X

Thank you for sharing!

Your article was successfully shared with the contacts you provided.
Click here for the full text of this decision FACTS:In 1980, Carol A. Whitsett’s husband was killed in an airplane crash. After her husband’s death, Whitsett engaged attorney Thomas Dardas to pursue a wrongful-death claim and handle the estate of her late husband. During the representation, Dardas convinced Whitsett to make him two loans together totaling $95,000. Dardas defaulted on the loans. In December 1981, Whitsett hired William E. Junell to represent her in a suit against Dardas to obtain repayment of the loans. Junell filed suit against Dardas in December 1982. The suit alleged breach of fiduciary duty, legal malpractice, breach of contract, fraud, violations of the Deceptive Trade Practices Act (DTPA) and sought recovery of punitive damages. Whitsett alleges that she asked Junell to assert additional tort claims against Dardas in the suit, and that Junell advised against filing these claims, because he felt that pursuing those claims would be futile. Dardas filed for bankruptcy shortly thereafter, and Junell asserted Whitsett’s claims in the bankruptcy proceeding. In 1988, Junell left his former firm and joined Andrews Kurth. Junell withdrew from his representation of Whitsett in February 1991. Tom Dickens, Whitsett’s new attorney, pursued the Dardas litigation in federal court and lost. Whitsett appealed the trial court’s take-nothing judgment in the Dardas litigation. The 5th U.S. Circuit Court of Appeals dismissed the appeal on March 30, 1993. On March 30, 1995, two years after the dismissal of the federal appeal, Whitsett filed this action against Junell and Andrews Kurth. Whitsett alleged: that Junell negligently failed to pursue the tort claims which Junell as her attorney asserted against Dardas; and that he failed to include additional unidentified tort claims. Junell and Andrews Kurth moved for partial summary judgment, asserting the affirmative defense of limitations. The trial court granted the motion. After the partial summary judgment, Whitsett’s remaining claims against Junell and Andrews Kurth went to trial, including claims for fraud, conspiracy to commit fraud, violations of the DTPA and breach of fiduciary duty. The trial court granted Junell and Andrews Kurth’s motion for directed verdict on all of Whitsett’s claims except the breach of fiduciary duty claim. The jury returned a verdict in favor of Junell and Andrews Kurth on the breach of fiduciary duty claim, and the trial court rendered a final judgment that Junell did not engage in a clear and serious violation of duty to Whitsett such that he should be required to forfeit his fee. Whitsett died in February 2002. Her estate pursued the litigation on her behalf, appealing the partial summary judgment that dismissed Whitsett’s legal malpractice claims based on limitations. HOLDING:Reversed and remanded. A two-year statute of limitations, the 1st Court of Appeals stated, governs legal malpractice claims. The statute of limitations begins to run when the claim accrues, the court stated, and a legal malpractice claim accrues when the client sustains a legal injury or, in cases governed by the discovery rule, when the client discovers or should have discovered through the exercise of reasonable care and diligence the facts establishing the elements of the claim. The court cited 1991′s Hughes v. Mahaney & Higgins, 821 S.W.2d 154, wherein the Texas Supreme Court established a tolling rule for the statute of limitations in legal malpractice cases. The Texas Supreme Court stated in that case: “[W]hen an attorney commits malpractice in the prosecution or defense of a claim that results in litigation, the statute of limitations on the malpractice claim against the attorney is tolled until all appeals on the underlying claim are exhausted.” The Texas Supreme Court further explained that limitations should be tolled for the malpractice claim, because the viability of the malpractice claim depends on the outcome of the underlying litigation. The 1st Court stated that the case fell within the Hughes rule. As a result, the court found that the statute of limitations on Whitsett’s legal malpractice claims against Junell and Andrews Kurth was tolled until March 30, 1993, the day the 5th Circuit dismissed Whitsett’s appeal in the Dardas litigation. Therefore, the court stated, Whitsett timely filed her malpractice claims on March 30, 1995. The court held that the trial court erred in granting summary judgment in favor of Junell and Andrews Kurth on Whitsett’s legal malpractice claims on the basis of limitations. OPINION:Bland, J.; Radack, C.J., and Alcala and Bland, J.J.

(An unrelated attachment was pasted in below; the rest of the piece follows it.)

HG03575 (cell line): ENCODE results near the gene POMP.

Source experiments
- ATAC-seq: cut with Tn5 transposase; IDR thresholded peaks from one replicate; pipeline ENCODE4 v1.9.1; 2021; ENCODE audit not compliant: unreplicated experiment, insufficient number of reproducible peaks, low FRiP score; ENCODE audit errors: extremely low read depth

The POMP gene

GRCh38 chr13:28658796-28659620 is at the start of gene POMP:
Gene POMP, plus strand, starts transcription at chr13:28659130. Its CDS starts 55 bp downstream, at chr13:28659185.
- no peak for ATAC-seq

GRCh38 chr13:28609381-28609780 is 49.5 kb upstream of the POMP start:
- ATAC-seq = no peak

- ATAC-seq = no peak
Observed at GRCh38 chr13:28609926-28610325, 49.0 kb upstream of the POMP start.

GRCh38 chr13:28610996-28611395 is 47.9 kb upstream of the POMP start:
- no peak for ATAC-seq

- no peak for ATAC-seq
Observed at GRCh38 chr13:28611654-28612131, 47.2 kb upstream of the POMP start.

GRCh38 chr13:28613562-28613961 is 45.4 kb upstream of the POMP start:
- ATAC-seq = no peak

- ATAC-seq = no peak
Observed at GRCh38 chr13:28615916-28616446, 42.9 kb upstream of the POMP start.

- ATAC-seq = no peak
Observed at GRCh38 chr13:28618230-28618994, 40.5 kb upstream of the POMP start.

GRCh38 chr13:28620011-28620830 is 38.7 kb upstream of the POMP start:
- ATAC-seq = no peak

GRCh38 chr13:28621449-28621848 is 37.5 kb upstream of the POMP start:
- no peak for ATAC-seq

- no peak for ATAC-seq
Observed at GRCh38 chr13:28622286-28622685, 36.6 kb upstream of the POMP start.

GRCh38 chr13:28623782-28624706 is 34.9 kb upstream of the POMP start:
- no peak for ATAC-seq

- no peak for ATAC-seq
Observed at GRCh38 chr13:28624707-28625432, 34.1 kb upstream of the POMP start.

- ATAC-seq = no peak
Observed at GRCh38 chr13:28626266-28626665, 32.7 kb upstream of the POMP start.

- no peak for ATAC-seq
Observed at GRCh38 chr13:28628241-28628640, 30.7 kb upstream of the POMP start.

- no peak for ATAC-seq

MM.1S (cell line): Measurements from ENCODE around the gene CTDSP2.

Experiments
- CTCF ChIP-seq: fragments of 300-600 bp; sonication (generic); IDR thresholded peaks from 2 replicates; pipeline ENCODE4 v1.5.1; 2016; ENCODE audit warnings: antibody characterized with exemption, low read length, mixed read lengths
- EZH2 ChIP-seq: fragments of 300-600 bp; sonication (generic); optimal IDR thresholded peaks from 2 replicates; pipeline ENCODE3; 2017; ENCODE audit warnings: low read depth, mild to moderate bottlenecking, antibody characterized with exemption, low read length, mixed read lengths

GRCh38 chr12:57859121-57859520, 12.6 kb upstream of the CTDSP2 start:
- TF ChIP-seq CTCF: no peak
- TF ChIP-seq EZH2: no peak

Want to continue reading?
Become a Free ALM Digital Reader.

Benefits of a Digital Membership:

  • Free access to 3 articles* every 30 days
  • Access to the entire ALM network of websites
  • Unlimited access to the ALM suite of newsletters
  • Build custom alerts on any search topic of your choosing
  • Search by a wide range of topics

*May exclude premium content
Already have an account?

 
 

ALM Legal Publication Newsletters

Sign Up Today and Never Miss Another Story.

As part of your digital membership, you can sign up for an unlimited number of a wide range of complimentary newsletters. Visit your My Account page to make your selections. Get the timely legal news and critical analysis you cannot afford to miss. Tailored just for you. In your inbox. Every day.

Copyright © 2020 ALM Media Properties, LLC. All Rights Reserved.